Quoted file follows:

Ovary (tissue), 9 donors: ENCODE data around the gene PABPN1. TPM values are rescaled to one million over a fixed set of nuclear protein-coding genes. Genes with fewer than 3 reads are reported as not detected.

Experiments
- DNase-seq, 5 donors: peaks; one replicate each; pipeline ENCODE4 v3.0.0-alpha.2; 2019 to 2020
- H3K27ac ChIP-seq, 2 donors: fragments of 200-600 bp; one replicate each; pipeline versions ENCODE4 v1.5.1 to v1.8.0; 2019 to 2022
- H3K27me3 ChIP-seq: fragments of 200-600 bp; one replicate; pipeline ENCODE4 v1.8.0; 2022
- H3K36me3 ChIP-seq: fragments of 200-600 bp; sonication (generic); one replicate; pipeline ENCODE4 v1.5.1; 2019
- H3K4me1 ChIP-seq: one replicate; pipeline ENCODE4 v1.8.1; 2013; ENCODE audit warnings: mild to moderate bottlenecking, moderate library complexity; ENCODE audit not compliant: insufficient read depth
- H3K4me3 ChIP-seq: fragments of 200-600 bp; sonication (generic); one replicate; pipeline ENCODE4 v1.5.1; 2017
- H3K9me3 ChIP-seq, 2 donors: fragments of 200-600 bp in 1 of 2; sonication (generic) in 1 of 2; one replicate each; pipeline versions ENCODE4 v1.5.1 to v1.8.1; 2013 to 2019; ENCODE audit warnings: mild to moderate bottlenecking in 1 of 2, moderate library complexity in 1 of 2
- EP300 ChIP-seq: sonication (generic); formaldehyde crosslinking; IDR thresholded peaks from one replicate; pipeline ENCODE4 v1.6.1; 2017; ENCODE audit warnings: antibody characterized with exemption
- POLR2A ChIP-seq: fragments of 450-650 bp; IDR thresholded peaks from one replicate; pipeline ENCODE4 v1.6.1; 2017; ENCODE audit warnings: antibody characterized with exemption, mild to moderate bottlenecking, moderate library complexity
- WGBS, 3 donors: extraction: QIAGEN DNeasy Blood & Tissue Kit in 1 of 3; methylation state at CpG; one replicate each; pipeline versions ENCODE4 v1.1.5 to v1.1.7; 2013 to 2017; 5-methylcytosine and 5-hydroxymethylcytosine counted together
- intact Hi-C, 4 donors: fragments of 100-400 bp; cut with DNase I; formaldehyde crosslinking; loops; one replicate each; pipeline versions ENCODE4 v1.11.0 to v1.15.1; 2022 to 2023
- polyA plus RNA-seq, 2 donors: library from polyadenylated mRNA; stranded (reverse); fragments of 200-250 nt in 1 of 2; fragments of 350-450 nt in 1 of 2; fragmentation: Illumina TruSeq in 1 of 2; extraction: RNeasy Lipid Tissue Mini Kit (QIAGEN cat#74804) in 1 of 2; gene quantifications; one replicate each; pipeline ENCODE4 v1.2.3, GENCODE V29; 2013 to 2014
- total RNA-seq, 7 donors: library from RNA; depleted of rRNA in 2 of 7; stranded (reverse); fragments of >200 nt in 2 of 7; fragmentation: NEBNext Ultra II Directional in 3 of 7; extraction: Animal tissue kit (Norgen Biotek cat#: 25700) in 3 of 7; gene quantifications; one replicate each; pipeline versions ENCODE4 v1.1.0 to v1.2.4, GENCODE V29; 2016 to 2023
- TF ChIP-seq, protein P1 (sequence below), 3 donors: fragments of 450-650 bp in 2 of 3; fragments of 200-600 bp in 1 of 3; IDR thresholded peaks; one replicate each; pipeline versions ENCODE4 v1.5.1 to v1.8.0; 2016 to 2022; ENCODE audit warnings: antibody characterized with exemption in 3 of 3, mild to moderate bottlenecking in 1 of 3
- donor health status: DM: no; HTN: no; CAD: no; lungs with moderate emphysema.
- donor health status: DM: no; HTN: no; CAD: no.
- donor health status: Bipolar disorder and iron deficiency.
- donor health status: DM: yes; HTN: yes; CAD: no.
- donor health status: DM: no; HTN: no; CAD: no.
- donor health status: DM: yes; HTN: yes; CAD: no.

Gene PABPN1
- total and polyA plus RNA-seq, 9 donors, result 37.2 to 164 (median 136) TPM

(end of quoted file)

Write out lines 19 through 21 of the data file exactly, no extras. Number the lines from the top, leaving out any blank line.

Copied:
- donor health status: Bipolar disorder and iron deficiency.
- donor health status: DM: yes; HTN: yes; CAD: no.
- donor health status: DM: no; HTN: no; CAD: no.